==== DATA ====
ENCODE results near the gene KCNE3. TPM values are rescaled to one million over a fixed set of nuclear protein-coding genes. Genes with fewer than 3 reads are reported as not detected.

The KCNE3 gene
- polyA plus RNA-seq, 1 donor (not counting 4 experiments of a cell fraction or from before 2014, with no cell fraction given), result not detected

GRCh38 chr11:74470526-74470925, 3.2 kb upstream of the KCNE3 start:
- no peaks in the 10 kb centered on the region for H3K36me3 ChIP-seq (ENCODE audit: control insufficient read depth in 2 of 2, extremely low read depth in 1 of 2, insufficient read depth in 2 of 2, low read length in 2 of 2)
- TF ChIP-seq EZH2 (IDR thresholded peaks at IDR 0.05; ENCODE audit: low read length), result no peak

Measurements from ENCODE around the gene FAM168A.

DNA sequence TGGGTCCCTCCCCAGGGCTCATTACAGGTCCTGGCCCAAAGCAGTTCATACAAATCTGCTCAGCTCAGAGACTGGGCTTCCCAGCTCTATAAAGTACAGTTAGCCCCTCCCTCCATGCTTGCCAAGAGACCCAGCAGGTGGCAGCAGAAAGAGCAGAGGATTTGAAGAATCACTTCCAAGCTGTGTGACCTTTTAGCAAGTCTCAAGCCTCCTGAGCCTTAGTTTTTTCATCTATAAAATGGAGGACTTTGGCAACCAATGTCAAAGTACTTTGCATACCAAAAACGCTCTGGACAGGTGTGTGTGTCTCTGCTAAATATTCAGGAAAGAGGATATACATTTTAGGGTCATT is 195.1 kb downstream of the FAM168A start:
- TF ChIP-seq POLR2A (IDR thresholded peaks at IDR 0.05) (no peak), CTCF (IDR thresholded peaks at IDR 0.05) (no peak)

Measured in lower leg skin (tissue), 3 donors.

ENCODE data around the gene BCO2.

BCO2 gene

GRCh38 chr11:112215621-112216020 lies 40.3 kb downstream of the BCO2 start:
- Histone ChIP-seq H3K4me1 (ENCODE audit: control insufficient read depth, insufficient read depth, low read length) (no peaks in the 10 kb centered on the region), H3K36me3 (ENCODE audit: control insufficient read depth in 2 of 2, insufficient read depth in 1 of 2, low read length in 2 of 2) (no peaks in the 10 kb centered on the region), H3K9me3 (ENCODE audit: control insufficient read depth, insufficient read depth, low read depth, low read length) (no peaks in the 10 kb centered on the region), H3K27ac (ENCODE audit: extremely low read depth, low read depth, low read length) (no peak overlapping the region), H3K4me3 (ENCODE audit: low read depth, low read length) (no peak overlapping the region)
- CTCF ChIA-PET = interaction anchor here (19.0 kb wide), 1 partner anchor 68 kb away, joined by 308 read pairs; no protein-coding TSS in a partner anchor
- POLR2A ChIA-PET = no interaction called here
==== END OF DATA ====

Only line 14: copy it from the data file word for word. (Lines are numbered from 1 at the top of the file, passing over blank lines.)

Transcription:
- Histone ChIP-seq H3K4me1 (ENCODE audit: control insufficient read depth, insufficient read depth, low read length) (no peaks in the 10 kb centered on the region), H3K36me3 (ENCODE audit: control insufficient read depth in 2 of 2, insufficient read depth in 1 of 2, low read length in 2 of 2) (no peaks in the 10 kb centered on the region), H3K9me3 (ENCODE audit: control insufficient read depth, insufficient read depth, low read depth, low read length) (no peaks in the 10 kb centered on the region), H3K27ac (ENCODE audit: extremely low read depth, low read depth, low read length) (no peak overlapping the region), H3K4me3 (ENCODE audit: low read depth, low read length) (no peak overlapping the region)